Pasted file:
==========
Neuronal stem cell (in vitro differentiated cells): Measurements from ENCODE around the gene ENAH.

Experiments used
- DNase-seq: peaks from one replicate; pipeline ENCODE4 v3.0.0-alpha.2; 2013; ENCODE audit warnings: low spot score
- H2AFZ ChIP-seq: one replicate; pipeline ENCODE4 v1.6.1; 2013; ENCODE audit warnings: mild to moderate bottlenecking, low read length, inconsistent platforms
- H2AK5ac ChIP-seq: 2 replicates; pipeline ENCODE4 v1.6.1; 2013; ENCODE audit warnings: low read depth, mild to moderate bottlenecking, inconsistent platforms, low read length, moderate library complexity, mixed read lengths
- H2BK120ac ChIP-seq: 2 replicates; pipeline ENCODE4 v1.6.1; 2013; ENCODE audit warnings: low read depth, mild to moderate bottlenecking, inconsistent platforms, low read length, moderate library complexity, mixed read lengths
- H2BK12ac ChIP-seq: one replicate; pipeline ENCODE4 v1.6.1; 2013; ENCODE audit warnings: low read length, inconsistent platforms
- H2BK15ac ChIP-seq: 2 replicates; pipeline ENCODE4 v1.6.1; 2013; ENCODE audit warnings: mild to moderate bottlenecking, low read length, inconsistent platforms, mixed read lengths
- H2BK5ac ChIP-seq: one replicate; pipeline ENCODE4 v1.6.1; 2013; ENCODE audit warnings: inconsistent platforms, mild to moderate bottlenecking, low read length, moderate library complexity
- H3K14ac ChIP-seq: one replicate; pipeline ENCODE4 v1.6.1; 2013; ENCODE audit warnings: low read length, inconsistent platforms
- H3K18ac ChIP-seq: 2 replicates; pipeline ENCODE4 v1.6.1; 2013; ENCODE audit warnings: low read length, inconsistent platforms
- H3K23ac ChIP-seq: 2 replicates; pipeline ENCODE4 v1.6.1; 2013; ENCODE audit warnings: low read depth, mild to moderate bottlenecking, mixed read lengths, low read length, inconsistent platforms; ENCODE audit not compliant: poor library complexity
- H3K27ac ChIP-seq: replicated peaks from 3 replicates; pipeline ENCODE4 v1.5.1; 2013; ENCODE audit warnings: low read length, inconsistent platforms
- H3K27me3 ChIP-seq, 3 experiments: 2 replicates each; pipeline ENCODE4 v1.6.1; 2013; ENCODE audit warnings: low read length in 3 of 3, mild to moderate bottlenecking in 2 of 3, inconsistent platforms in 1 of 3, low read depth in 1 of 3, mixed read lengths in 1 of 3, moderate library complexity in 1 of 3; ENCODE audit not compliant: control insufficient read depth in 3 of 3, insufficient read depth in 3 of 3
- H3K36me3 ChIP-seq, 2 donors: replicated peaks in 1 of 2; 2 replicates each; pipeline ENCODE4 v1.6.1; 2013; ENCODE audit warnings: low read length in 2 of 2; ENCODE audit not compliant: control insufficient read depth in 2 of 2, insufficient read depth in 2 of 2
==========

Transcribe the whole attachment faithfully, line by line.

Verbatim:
Neuronal stem cell (in vitro differentiated cells): Measurements from ENCODE around the gene ENAH.

Experiments used
- DNase-seq: peaks from one replicate; pipeline ENCODE4 v3.0.0-alpha.2; 2013; ENCODE audit warnings: low spot score
- H2AFZ ChIP-seq: one replicate; pipeline ENCODE4 v1.6.1; 2013; ENCODE audit warnings: mild to moderate bottlenecking, low read length, inconsistent platforms
- H2AK5ac ChIP-seq: 2 replicates; pipeline ENCODE4 v1.6.1; 2013; ENCODE audit warnings: low read depth, mild to moderate bottlenecking, inconsistent platforms, low read length, moderate library complexity, mixed read lengths
- H2BK120ac ChIP-seq: 2 replicates; pipeline ENCODE4 v1.6.1; 2013; ENCODE audit warnings: low read depth, mild to moderate bottlenecking, inconsistent platforms, low read length, moderate library complexity, mixed read lengths
- H2BK12ac ChIP-seq: one replicate; pipeline ENCODE4 v1.6.1; 2013; ENCODE audit warnings: low read length, inconsistent platforms
- H2BK15ac ChIP-seq: 2 replicates; pipeline ENCODE4 v1.6.1; 2013; ENCODE audit warnings: mild to moderate bottlenecking, low read length, inconsistent platforms, mixed read lengths
- H2BK5ac ChIP-seq: one replicate; pipeline ENCODE4 v1.6.1; 2013; ENCODE audit warnings: inconsistent platforms, mild to moderate bottlenecking, low read length, moderate library complexity
- H3K14ac ChIP-seq: one replicate; pipeline ENCODE4 v1.6.1; 2013; ENCODE audit warnings: low read length, inconsistent platforms
- H3K18ac ChIP-seq: 2 replicates; pipeline ENCODE4 v1.6.1; 2013; ENCODE audit warnings: low read length, inconsistent platforms
- H3K23ac ChIP-seq: 2 replicates; pipeline ENCODE4 v1.6.1; 2013; ENCODE audit warnings: low read depth, mild to moderate bottlenecking, mixed read lengths, low read length, inconsistent platforms; ENCODE audit not compliant: poor library complexity
- H3K27ac ChIP-seq: replicated peaks from 3 replicates; pipeline ENCODE4 v1.5.1; 2013; ENCODE audit warnings: low read length, inconsistent platforms
- H3K27me3 ChIP-seq, 3 experiments: 2 replicates each; pipeline ENCODE4 v1.6.1; 2013; ENCODE audit warnings: low read length in 3 of 3, mild to moderate bottlenecking in 2 of 3, inconsistent platforms in 1 of 3, low read depth in 1 of 3, mixed read lengths in 1 of 3, moderate library complexity in 1 of 3; ENCODE audit not compliant: control insufficient read depth in 3 of 3, insufficient read depth in 3 of 3
- H3K36me3 ChIP-seq, 2 donors: replicated peaks in 1 of 2; 2 replicates each; pipeline ENCODE4 v1.6.1; 2013; ENCODE audit warnings: low read length in 2 of 2; ENCODE audit not compliant: control insufficient read depth in 2 of 2, insufficient read depth in 2 of 2